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We need to keep the pressure on the NH Family Courts by educating the public about the numerous injustices occurring. Please feel free to send us your information for posting. I have not had any recent dealings with the court system so I do not have current information to post. The best way to deal with these unethical judges, guardian ad litems and lawyers is to post as much on them as you can so that people do not want to do business with them. I have personally known judges that have their own practices as most judges are attorneys first. Hit these people where it counts. Their wallets. Starve them out and cut off their funds. When people do not want to use their services, they will have to change their evil ways or be unemployed.

Tuesday, March 15, 2011

Parental Alienation Syndrome: What Do You Do When Your Child Stops Seeing You as Mom or Dad?

I recently came across this article on what to do when your child stops seeing you as mom or dad.  This was of personal interest to me. 

As you may recall from one of my recent posts, while speaking with my eleven year old son recently, he said to me that I wasn't a father to him and that I never really was a father to him.  Reading this article made me realize just what is going on in the minds of a child that has been alienated. 

As the article states, "PAS is not a situation that can be managed or controlled. An alienated parent is powerless without successful family therapy or court orders designed to repair the parent/child relationship. All this parent can realistically do is reinforce positive messages to the child—“I love you. I’m still your mother/father. I will always be here for you.” The parent should try and remain calm. He or she shouldn’t raise his or her voice or use force."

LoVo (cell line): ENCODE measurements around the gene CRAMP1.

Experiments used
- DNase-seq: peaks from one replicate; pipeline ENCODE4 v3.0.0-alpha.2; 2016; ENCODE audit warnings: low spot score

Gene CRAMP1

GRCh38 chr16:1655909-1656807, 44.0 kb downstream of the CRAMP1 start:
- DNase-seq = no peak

While I feel that this is sound advice, it comes back to the same problem that many of us alienated parents deal with on a regular basis.  We don't have the resources to deal with these issues in court.  I personally was tapped out by my ex-wife and her scheming litigation attorney Jaye Rancourt of BCLI.  Unethical attorney's like Rancourt will try to make you spend all of your money defending yourself.  They are looking to destroy you and break the bank.  Once the bank is broken, if you had an attorney, they will leave you since you no longer have any money.  Watch out for this.  If you go up against Rancourt, this is her method of operation.  Hit hard and destroy the defenders ability to fight back.  She will do this at the expense of your children.  What does this say about Rancourt's ethics as an attorney?

Read the article and let me know what you think. 
Parental Alienation Syndrome: What Do You Do When Your Child Stops Seeing You as Mom or Dad?
Children’s Voice Magazine
, July/August 2004

Imagine observing a normal, healthy, loving parent/child relationship one week, and watching the child profess to hate, refuse to see, or speak with the parent the following week. Mental health professionals can certainly identify inappropriate anger or immaturity issues in children. But just like doctors in the 1970s recognized flu-like symp­toms—fever, headaches, nausea and vomiting—without understanding that their patient had AIDS, many mental health professionals recognize Parental Alienation Syndrome (PAS) symptoms without understanding what drives the alienating parent and child’s behavior.

The concept of PAS is pretty simple—one parent deliberately damages, and in some cases destroys, the previously healthy, loving relationship between his or her child and the child’s other parent. In a severe PAS case the alienating parent and child work together to successfully eliminate the previously loved Mom or Dad from the child’s life. Their campaign is aimed at destroying Mom or Dad’s position as a loving parent and responsible adult.